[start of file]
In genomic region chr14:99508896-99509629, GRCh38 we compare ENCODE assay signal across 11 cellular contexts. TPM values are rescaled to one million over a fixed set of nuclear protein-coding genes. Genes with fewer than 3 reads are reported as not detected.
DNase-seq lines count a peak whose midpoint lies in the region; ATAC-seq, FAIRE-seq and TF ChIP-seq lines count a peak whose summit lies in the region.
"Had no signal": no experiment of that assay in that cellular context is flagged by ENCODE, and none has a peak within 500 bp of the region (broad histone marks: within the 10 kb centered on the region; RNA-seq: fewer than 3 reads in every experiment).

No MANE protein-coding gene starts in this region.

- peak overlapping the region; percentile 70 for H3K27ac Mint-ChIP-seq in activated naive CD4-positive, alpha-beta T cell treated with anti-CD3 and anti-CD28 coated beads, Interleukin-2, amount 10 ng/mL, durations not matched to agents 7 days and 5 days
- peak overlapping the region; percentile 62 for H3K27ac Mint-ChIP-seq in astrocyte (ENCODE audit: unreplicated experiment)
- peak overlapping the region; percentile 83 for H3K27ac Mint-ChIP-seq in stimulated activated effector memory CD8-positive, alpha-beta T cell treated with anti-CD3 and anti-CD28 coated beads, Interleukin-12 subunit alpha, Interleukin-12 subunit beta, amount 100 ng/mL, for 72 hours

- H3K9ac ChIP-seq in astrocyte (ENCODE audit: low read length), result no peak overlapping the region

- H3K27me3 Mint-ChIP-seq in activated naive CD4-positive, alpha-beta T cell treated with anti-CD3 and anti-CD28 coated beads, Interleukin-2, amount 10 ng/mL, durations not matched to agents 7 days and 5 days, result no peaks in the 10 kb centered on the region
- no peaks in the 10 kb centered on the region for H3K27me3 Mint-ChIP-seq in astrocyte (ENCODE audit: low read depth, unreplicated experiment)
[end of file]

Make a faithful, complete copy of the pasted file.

In genomic region chr14:99508896-99509629, GRCh38 we compare ENCODE assay signal across 11 cellular contexts. TPM values are rescaled to one million over a fixed set of nuclear protein-coding genes. Genes with fewer than 3 reads are reported as not detected.
DNase-seq lines count a peak whose midpoint lies in the region; ATAC-seq, FAIRE-seq and TF ChIP-seq lines count a peak whose summit lies in the region.
"Had no signal": no experiment of that assay in that cellular context is flagged by ENCODE, and none has a peak within 500 bp of the region (broad histone marks: within the 10 kb centered on the region; RNA-seq: fewer than 3 reads in every experiment).

No MANE protein-coding gene starts in this region.

- peak overlapping the region; percentile 70 for H3K27ac Mint-ChIP-seq in activated naive CD4-positive, alpha-beta T cell treated with anti-CD3 and anti-CD28 coated beads, Interleukin-2, amount 10 ng/mL, durations not matched to agents 7 days and 5 days
- peak overlapping the region; percentile 62 for H3K27ac Mint-ChIP-seq in astrocyte (ENCODE audit: unreplicated experiment)
- peak overlapping the region; percentile 83 for H3K27ac Mint-ChIP-seq in stimulated activated effector memory CD8-positive, alpha-beta T cell treated with anti-CD3 and anti-CD28 coated beads, Interleukin-12 subunit alpha, Interleukin-12 subunit beta, amount 100 ng/mL, for 72 hours

- H3K9ac ChIP-seq in astrocyte (ENCODE audit: low read length), result no peak overlapping the region

- H3K27me3 Mint-ChIP-seq in activated naive CD4-positive, alpha-beta T cell treated with anti-CD3 and anti-CD28 coated beads, Interleukin-2, amount 10 ng/mL, durations not matched to agents 7 days and 5 days, result no peaks in the 10 kb centered on the region
- no peaks in the 10 kb centered on the region for H3K27me3 Mint-ChIP-seq in astrocyte (ENCODE audit: low read depth, unreplicated experiment)